This week, we released “Brands and Social Networks: New Findings on how consumers connect with brands.” The report, in conjunction with our research partner Ipsos, looks at why consumers follow brands on social networks, why they stop connecting with brands, and what brands can do better. We found that consumers often connect with brands on social networks for personal, not social, motivations. Contrary to the prevailing thinking, far fewer consumers state that the reason for connecting with brands is to engage or to connect with others who like the brand.
It turns out only 33% of those who have connected with a brand on a social network do so because they want to connect and engage with other customers of a brand. Also, only 44% want to recommend or connect their friends with their favorite brand. In fact, only 43% are motivated to share ideas for new products or services. The primary reason for connecting with brands was to look for special deals and events (73%).
Also, 56% of consumers disconnect by unsubscribing or “un-liking” from a brand or company on a social network. The most popular reason for “un-following” a brand was because “There was no real value” (22%).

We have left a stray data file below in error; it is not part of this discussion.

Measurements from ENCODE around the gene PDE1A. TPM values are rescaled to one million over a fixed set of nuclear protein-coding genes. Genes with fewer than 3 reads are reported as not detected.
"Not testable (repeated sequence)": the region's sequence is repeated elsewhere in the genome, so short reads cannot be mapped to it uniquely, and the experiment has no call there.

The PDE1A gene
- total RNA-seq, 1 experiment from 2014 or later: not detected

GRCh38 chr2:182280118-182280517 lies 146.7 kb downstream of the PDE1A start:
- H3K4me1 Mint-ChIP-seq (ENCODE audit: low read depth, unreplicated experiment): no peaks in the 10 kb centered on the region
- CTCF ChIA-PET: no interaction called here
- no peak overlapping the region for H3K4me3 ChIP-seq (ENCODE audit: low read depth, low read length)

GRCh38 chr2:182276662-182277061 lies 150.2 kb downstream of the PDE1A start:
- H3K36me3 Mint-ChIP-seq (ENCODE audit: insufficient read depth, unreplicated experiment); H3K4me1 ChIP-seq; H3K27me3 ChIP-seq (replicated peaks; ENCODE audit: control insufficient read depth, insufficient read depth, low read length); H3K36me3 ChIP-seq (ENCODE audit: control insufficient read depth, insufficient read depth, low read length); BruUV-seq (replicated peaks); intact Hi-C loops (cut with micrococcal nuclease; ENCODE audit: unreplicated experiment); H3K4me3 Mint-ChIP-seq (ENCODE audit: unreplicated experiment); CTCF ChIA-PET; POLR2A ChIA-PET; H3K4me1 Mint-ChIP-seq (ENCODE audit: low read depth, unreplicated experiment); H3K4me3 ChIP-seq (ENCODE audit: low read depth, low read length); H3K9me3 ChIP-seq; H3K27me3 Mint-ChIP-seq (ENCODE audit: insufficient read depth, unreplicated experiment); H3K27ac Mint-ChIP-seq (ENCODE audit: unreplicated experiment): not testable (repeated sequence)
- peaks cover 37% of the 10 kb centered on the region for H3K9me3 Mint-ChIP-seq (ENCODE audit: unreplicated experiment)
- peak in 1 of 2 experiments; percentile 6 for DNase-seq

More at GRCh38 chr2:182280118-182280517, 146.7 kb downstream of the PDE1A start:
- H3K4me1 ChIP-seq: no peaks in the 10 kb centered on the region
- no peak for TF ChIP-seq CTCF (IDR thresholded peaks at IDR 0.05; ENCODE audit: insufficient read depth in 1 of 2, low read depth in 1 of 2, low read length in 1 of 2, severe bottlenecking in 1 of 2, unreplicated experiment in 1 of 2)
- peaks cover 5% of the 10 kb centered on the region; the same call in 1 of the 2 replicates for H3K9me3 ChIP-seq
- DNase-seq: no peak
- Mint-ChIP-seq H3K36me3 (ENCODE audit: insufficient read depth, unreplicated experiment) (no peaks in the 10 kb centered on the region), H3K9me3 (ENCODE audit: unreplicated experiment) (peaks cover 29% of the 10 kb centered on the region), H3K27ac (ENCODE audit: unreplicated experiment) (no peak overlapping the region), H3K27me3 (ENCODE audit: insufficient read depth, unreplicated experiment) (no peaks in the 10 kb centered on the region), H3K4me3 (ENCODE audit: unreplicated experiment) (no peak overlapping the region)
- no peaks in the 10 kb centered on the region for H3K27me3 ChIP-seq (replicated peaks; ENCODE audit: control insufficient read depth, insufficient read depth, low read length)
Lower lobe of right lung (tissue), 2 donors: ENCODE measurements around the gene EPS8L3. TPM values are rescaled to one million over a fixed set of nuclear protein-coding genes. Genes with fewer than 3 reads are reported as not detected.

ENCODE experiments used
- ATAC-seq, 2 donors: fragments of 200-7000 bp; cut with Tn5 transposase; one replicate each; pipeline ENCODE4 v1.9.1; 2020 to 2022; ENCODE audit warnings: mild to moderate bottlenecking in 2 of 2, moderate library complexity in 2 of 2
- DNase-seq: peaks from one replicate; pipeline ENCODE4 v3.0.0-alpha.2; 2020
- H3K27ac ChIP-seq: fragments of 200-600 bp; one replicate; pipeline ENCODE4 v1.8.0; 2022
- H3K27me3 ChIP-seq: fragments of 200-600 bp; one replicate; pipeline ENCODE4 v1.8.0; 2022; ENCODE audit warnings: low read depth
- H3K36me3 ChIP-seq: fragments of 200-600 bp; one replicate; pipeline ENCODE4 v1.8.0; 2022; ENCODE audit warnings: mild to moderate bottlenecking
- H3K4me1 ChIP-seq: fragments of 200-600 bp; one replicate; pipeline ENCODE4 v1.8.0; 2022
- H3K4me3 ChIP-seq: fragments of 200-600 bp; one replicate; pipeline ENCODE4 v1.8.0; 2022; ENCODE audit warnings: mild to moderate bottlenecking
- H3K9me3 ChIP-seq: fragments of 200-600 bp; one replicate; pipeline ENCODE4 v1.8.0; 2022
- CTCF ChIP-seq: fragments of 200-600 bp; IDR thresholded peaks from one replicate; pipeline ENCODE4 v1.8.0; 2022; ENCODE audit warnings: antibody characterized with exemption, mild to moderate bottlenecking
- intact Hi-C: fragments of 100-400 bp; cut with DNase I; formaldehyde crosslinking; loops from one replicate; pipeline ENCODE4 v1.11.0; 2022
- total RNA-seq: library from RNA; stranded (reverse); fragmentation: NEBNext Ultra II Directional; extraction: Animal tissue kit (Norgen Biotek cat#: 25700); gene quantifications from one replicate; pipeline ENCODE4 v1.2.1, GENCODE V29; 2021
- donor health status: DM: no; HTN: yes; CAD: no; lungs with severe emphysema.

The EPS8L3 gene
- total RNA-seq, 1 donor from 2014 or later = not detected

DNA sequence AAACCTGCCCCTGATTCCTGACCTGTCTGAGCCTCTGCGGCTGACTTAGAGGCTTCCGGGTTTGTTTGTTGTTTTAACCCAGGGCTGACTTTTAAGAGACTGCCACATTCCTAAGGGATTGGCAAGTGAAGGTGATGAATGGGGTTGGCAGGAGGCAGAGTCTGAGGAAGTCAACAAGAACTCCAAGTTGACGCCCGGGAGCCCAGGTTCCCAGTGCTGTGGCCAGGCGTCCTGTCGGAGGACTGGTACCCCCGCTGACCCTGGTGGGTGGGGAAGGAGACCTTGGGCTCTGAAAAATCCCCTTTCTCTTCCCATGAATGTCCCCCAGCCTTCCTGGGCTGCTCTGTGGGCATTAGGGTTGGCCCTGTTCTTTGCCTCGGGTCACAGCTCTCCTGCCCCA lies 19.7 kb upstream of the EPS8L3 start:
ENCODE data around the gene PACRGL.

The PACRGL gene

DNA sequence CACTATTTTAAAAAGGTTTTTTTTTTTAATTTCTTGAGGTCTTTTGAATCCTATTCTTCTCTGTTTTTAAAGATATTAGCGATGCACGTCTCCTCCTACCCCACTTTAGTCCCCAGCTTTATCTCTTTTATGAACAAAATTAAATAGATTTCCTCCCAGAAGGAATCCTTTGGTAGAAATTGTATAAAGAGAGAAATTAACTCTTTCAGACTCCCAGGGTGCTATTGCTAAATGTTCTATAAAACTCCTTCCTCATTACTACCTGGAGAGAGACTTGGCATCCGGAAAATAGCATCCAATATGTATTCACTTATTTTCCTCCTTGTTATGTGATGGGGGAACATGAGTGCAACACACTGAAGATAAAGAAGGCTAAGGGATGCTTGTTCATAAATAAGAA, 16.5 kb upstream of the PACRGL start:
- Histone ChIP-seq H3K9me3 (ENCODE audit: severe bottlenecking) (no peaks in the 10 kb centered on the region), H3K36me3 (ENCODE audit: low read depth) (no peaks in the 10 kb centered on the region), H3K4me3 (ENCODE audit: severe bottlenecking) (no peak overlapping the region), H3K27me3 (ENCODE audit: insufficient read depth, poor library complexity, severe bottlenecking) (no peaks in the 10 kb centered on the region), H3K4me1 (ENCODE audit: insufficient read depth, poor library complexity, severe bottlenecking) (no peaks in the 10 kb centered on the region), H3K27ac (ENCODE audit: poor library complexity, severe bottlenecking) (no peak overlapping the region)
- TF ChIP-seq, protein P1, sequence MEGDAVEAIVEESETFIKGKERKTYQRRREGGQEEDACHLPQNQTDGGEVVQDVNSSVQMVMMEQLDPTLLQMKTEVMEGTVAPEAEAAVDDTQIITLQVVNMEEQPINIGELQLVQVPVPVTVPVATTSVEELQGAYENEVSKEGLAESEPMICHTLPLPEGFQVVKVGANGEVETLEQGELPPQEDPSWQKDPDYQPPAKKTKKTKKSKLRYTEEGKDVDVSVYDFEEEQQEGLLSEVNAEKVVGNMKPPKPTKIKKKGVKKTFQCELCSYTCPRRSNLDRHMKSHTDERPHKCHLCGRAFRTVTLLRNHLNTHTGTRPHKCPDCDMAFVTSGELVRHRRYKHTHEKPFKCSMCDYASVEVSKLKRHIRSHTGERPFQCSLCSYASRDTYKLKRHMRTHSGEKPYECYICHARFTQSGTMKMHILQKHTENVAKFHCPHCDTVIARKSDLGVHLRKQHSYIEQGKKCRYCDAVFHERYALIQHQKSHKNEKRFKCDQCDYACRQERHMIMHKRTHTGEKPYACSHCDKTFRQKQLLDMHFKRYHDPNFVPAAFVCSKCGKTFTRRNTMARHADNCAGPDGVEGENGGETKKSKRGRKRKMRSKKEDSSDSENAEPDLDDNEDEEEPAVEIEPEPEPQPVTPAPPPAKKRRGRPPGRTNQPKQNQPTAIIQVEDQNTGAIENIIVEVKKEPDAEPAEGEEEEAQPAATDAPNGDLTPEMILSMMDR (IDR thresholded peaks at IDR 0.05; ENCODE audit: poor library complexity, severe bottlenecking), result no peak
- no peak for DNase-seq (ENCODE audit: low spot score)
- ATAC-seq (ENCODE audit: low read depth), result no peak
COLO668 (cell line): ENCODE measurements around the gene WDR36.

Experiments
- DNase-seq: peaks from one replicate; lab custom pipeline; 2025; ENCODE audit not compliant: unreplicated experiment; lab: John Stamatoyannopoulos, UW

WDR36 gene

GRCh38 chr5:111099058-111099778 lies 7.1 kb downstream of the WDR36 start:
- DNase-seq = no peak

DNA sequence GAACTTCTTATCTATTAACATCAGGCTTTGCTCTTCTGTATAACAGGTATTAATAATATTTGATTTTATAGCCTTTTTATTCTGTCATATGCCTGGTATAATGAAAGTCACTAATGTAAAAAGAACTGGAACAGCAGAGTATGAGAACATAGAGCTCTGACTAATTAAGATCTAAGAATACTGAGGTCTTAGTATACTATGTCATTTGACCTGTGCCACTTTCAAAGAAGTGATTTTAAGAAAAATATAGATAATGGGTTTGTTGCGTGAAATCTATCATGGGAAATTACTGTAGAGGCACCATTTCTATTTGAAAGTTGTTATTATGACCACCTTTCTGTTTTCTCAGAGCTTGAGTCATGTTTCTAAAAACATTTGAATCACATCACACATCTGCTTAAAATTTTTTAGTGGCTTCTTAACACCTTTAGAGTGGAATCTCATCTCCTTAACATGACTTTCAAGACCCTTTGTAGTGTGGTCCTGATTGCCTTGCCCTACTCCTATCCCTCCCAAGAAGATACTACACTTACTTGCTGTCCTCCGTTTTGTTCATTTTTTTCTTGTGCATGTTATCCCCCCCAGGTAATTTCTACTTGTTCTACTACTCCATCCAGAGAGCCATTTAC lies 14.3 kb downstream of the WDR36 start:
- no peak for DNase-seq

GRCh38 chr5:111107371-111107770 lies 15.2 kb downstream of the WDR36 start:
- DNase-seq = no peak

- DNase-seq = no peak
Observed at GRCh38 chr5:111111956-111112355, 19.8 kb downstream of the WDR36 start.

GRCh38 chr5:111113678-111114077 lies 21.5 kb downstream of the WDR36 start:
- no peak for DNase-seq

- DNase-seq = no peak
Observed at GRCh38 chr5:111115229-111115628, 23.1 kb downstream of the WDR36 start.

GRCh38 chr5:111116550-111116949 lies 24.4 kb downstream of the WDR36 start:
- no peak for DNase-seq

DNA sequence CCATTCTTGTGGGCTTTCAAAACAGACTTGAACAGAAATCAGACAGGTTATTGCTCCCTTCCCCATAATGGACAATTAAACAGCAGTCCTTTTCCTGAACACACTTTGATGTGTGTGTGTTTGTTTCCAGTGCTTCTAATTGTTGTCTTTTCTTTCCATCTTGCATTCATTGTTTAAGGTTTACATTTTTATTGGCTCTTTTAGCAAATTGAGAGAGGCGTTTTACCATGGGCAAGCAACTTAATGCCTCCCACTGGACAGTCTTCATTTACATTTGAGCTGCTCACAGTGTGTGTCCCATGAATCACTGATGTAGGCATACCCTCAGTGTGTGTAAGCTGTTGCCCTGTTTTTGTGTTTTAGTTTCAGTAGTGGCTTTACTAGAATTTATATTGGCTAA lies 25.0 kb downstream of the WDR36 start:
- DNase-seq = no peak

We assessed the performance of brands across six dimensions of Social Currency: Advocacy, Conversation, Affiliation, Utility, Information, Identity. Social currency is a term we pioneered to describe the degree to which consumers share a brand or information about a brand with others.The results show that there is enormous room for improvement.
Currently, only 38% of consumers believe that brands provide them with the tools or means to promote or defend a brand on social networks (Advocacy). Even less – 35% – believe that brands provide sufficient motivation or incentives to talk about a brand to others (Conversation).